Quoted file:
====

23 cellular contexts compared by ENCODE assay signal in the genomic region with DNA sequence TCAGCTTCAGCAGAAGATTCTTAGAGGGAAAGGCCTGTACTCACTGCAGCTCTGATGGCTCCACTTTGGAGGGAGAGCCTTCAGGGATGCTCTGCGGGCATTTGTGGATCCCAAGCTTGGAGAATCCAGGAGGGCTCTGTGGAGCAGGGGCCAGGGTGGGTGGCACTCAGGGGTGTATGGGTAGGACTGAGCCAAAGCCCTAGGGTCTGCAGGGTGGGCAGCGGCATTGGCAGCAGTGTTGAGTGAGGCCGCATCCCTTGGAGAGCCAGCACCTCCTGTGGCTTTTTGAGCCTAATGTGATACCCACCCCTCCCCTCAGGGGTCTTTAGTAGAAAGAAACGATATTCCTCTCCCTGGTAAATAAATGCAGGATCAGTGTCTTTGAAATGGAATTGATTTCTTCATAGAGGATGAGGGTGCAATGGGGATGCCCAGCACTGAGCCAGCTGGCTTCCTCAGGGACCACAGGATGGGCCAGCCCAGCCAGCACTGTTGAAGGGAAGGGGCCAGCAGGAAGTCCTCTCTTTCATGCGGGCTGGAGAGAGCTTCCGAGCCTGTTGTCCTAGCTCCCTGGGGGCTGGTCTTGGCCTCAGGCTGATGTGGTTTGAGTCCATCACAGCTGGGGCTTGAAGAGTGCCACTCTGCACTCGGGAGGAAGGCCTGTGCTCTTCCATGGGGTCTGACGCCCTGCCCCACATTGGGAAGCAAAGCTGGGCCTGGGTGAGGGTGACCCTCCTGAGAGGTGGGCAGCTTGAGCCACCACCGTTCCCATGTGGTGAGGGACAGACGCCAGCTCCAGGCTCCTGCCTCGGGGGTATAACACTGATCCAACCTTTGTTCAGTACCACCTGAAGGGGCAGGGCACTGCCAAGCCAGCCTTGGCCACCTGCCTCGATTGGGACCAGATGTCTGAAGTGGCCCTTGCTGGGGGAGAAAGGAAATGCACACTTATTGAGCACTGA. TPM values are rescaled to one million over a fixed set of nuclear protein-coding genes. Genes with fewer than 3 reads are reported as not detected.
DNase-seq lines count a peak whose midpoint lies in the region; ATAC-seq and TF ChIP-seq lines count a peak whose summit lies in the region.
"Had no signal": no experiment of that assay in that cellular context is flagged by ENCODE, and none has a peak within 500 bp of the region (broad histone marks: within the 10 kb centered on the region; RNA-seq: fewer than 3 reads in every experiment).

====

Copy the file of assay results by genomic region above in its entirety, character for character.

23 cellular contexts compared by ENCODE assay signal in the genomic region with DNA sequence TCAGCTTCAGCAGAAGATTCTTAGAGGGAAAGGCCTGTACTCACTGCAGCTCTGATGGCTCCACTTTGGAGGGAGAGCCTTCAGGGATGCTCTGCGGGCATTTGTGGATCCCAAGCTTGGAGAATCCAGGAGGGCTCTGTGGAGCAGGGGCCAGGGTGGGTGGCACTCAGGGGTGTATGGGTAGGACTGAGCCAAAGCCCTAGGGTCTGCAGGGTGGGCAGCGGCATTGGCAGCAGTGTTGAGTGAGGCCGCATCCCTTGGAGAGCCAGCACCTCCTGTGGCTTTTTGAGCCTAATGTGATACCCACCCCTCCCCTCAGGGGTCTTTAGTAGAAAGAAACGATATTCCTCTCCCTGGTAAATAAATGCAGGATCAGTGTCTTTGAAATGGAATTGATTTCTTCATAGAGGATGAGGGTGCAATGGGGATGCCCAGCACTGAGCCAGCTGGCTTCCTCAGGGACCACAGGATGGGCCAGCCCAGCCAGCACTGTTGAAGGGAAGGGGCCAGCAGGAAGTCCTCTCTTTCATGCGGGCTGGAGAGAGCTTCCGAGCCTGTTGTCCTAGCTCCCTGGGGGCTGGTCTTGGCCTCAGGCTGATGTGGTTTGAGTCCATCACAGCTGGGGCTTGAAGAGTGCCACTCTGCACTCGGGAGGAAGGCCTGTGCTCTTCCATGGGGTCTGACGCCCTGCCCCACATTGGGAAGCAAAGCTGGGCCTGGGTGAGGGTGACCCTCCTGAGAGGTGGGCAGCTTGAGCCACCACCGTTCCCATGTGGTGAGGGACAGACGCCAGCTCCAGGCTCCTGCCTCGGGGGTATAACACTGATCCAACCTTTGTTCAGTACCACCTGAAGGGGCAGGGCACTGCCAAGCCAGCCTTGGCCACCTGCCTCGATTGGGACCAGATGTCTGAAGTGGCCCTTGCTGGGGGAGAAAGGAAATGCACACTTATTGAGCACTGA. TPM values are rescaled to one million over a fixed set of nuclear protein-coding genes. Genes with fewer than 3 reads are reported as not detected.
DNase-seq lines count a peak whose midpoint lies in the region; ATAC-seq and TF ChIP-seq lines count a peak whose summit lies in the region.
"Had no signal": no experiment of that assay in that cellular context is flagged by ENCODE, and none has a peak within 500 bp of the region (broad histone marks: within the 10 kb centered on the region; RNA-seq: fewer than 3 reads in every experiment).